Sontag found camp, for instance, in Busby Berkeley movies and in the he-man actor Victor Mature, in Mae West and General de Gaulle, in Swan Lake, Flash Gordon comics, Caravaggio, Chinoiserie, and the entirety of the Art Nouveau movement. “Camp taste has an affinity for certain arts rather than others,” she noted. “Clothes, furniture, all the elements of visual décor, for instance, make up a large part of camp.” Camp, as Bolton notes, “has become increasingly more mainstream in its pluralities — political camp, queer camp, pop camp, the conflation of high and low, the idea that there is no such thing as originality.” Camp, he continues, has been described as style without content. “But I think you’ve got to be incredibly sophisticated to understand camp — look at Yves Saint Laurent and Marc Jacobs.”
The exhibition, which will be presented in The Met Fifth Avenue’s Iris and B Gerald Cantor Exhibition Hall, is made possible by Gucci. For Gucci’s creative director Alessandro Michele, Sontag’s essay, “perfectly expresses what camp truly means to me: the unique ability of combining high art and pop culture.” No one growing up on a diet of Italian television and pop stars such as Mina, Patty Pravo, and Raffaella Carrà in the 1980s could be a stranger to the concept of camp, which Bolton also points out embraces elements that include “irony, humour, parody, pastiche, artifice, theatricality, excess, extravagance, nostalgia, and exaggeration” — all of which can, by turns, be discovered in Michele’s playful Gucci oeuvre. As The Metropolitan’s director Max Hollein notes, “camp’s disruptive nature and subversion of modern aesthetic values has often been trivialised, but this exhibition will reveal its profound influence on both high art and popular culture.”
Bolton has traced the word itself back to the French verb se camper, meaning to strike an exaggerated pose, and its origins in the flamboyant posturings of the French court under Louis XIV. The Sun King himself consolidated his power by compelling the French nobility to abandon their country strongholds and to gather at Versailles, the glittering showplace that he had built a suitable distance from Paris, where the elaborate protocol and demands of dress forced them to squander vast sums literally to keep up appearances. The king ordered elaborate court ballets that required complex costuming, and established complex faux military camp cities made from canvas in which he and his courtiers paraded in yet more lavish ensembles. At Versailles, everything was pose and performance.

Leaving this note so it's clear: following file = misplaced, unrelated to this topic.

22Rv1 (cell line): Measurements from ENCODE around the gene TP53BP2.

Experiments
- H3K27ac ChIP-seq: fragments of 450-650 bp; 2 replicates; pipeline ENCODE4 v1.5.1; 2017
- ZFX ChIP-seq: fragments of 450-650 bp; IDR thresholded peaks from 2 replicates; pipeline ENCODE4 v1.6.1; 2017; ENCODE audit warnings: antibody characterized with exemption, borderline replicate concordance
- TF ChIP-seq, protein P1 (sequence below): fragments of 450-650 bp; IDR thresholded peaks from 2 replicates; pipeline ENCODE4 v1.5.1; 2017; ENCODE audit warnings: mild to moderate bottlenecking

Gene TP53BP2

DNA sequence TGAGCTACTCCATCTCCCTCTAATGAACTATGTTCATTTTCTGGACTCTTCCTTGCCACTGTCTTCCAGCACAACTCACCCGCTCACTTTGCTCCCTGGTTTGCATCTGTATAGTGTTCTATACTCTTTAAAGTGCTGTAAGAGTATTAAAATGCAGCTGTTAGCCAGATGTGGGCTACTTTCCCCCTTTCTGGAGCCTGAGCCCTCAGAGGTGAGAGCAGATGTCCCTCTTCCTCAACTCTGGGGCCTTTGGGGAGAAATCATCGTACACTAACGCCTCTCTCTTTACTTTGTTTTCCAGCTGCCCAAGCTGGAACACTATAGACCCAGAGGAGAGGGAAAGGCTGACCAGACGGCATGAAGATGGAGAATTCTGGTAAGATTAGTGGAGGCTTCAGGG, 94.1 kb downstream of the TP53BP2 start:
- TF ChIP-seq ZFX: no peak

Louis XIV’s effeminate brother Philippe I, Duke of Orleans, meanwhile, who was deliberately raised in such a way that he would never prove a threat to his brother’s rule, (as were many testosterone-charged siblings had in France’s belligerent history), was in many ways the paradigm of camp. A dance manual of the period records the king’s stately dance steps as well as his brother’s own extravagantly bold movements. Monsieur, as Philippe was formally known, was obsessed with clothing and jewellery, besotted with his pretty male favourites, and disinterested in his second wife, the plain looking, plain speaking German-born Princess Elizabeth Charlotte, Madame Palatine (known as Liselotte), who has thankfully left us her unvarnished memoirs of court life and the “flibbertigibbet” to whom she was married. Monsieur managed to sire two children, with the aid, as his wife drolly noted, of "rosaries and holy medals draped in the appropriate places to perform the necessary act."
Aristocratic Bolton is including a Roman sculpture of a young Hercules from the museum’s collection in his exhibition to illustrate the beau ideal of the classical pose — contrapposto, hand on hip — that became the default aristocratic stance in Versailles, as practiced by the king himself in a 1701 swagger portrait by Hyacinthe Rigaud that depicts him in his magnificently camp coronation robes, his calves set off by white silk stockings and his white shoes with high red heels. (Bolton will include a rare extant pair of these shoes, from the collection of Boston’s Museum of Fine Arts, in the exhibition).